Johnny's Luncheonette

This afternoon J and I walked to Newton Centre for lunch at Johnny’s Luncheonette. We’d been to the doctor for our annual check-ups in the morning, so taking a few extra hours off to take a walk and go to lunch was a small reward. We don’t even try to go to lunch at Johnny’s on the weekends, when it’s typically packed with brunch crowds, but if we go on a weekday after the height of the lunch rush, we can usually get a table for two without having to wait.

Funky lamps

Johnny’s has a fun retro vibe with its linoleum diner counter, Art Deco light fixtures, vintage décor, and framed black-and-white class photos from “back in the day.” Every time we sit toward the back of Johnny’s Luncheonette, I try to get a picture of a fixture I call the Diner Diver: a pale blue mannequin hanging from the ceiling in a perfect back dive.

Diner diver

The menu at Johnny’s offers reliable lunch and breakfast standbys: classic diner fare. J typically gets the macaroni and cheese, which features penne rather than macaroni pasta with a blend of Romano, mozzarella, and parmesan cheeses, and I usually get the Jordan Marsh, which features two eggs, a grilled blueberry muffin, and a small fruit cup.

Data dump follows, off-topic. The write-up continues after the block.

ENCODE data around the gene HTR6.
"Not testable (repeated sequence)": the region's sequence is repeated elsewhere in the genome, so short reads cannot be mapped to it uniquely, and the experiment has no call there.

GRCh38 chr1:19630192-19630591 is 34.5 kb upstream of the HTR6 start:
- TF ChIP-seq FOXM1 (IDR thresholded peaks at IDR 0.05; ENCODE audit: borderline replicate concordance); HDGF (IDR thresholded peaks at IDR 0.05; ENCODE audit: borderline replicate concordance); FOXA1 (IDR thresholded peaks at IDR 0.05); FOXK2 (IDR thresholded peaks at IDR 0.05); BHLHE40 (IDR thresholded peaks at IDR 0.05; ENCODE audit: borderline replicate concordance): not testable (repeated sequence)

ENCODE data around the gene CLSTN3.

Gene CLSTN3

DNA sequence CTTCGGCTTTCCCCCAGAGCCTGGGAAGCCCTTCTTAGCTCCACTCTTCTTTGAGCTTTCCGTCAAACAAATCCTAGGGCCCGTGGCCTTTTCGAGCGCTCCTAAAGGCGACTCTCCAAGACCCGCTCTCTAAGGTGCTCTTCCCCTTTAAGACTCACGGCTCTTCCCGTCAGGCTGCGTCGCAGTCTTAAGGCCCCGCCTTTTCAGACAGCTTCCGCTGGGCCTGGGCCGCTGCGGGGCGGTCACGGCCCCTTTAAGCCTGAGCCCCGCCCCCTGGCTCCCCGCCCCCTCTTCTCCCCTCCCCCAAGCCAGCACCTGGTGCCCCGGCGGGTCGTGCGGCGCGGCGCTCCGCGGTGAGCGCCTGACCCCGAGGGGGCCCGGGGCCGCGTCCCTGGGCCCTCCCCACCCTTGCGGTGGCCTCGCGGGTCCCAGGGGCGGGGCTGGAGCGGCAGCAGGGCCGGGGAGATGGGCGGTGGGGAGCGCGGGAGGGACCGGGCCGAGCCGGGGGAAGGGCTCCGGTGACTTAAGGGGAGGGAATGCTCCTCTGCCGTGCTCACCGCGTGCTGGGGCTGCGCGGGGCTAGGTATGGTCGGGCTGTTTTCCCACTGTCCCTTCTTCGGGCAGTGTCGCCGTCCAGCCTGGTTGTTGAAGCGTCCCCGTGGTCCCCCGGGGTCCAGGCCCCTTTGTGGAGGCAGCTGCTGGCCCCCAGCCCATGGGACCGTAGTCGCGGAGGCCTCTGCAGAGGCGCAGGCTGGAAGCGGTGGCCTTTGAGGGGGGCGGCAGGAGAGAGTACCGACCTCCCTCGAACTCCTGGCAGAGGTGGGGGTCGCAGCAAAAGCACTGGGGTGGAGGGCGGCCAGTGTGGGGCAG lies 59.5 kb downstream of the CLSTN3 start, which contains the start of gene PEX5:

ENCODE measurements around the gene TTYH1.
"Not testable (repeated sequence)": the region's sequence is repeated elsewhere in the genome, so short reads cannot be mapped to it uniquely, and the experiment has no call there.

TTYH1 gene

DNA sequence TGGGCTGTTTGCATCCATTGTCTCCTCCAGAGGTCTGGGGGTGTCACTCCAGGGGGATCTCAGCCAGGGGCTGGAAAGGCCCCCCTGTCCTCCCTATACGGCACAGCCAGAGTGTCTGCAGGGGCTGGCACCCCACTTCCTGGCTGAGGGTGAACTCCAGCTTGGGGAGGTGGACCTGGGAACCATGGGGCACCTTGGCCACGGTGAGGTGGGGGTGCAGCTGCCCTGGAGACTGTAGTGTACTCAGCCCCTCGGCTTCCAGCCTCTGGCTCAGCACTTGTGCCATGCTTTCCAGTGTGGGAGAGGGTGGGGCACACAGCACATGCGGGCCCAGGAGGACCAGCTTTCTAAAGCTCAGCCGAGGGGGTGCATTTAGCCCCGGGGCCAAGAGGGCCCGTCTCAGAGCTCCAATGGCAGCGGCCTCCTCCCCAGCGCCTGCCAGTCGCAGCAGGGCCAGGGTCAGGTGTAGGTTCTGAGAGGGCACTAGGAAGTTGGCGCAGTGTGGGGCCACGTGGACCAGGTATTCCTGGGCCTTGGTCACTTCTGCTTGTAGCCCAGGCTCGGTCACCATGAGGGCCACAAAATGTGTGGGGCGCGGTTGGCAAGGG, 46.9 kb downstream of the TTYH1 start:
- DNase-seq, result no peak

Johnny's Luncheonette sign

Today was busier than usual, so we sat at the counter rather than waiting for a table. As we were waiting for our food to arrive, we heard two women cheering near the coin-operated “claw” machine that stands near the entrance, tantalizing children with a colorful assortment of stuffed animals you can win if you’re deft enough to grab one.

“You won, you won!” the women–presumably a mother and grandmother–cheered as a young boy held a small, hot-pink stuffed Mickey Mouse and beamed. J started clapping, and I joined the women in cheering. “We’ve never seen anyone win anything, and you won” they exclaimed.

Vintage class photos

I don’t know if the boy was old enough to realize his hot-pink prize was probably intended for a girl, but that didn’t seem to matter to him or his mother and grandmother. As the family filed out the door and onto the street, the boy held the toy in two hands, looking at it with an air of overjoyed amazement, as if he couldn’t believe his good luck.